Console Corner Battlefield V review
New Battlefield is a Grand Operation.
First person shooter fans are like pigs in muck at the moment what with Call of Duty Black Ops 4, Overwatch updates and Battlefield V which launched last week, writes Damien Lucas.
It’s hard to believe how far the Battlefield series has come, this the 16th instalment in EA DICE’s hit franchise.
If, like me, you have spent the best part of the last month hammering COD Black Ops 4 then the biggest thing you will notice when you fire up Battlefield V is speed and chaos.
Pure unrelenting pace and spectacular drama set the tone early on and it really is a thrill a minute ride.
Unlike CODCO4, BV does have a single player campaign and this time DICE has actually put some effort into it.
But the game, like most FPS titles nowadays, can be very much reviewed by each of its modes not all of which are a success.
There is a bigger focus on player customisation this time around with the new Company system, where you can create multiple characters with various options.
I can’t possibly analyse all of it in detail in this space but perhaps the crowning achievement in BV is Grand Operations mode.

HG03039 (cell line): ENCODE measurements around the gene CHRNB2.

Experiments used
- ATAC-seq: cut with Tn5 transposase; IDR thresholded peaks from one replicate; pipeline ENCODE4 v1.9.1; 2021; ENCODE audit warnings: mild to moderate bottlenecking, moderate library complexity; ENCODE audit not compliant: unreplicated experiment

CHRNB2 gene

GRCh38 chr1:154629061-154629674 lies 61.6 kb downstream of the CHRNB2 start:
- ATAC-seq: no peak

Each round sees you handed specific objectives, and performance in each stage will influence the next. Games culminate with a “Final Stand”, with players using only a primary weapon with limited ammo, and no respawns.
This mode really brings out the best in Battlefield but it also highlights just how much more could have been done across the other modes with the immense tools at DICE’s disposal.
Other successful elements to BV are Frontlines and Breakthrough which are exhilarating fixes for adrenalin junkies.
The graphics are some of the best you will see out there and it marries sumptuously with the super slick movement across the brilliant terrains and superb gunplay.
A new emphasis on teamwork is welcome too but some of the maps just had me feeling claustrophobic.
That brings me back to the feeling that more could have been done to truly elevate BV to triple A status.
War Stories - another feature that has been brought back - feels half-cocked too.
Single-player campaigns have a heavy reliance on stealth which, as you will recall from the top of the review, is so not what BV is all about. The story and storytelling, though, are excellent so once again there’s that feeling of ‘If only they’d done this or that’.
That said Grand Operations alone means BV is worth every penny and there’s plenty of enjoyment to be had outside of that too. A feeling of ‘what if’ lingers but the game stays true to the franchise and there’s lots more content on the way as part of its game-as-a-service initiative and at no extra cost too.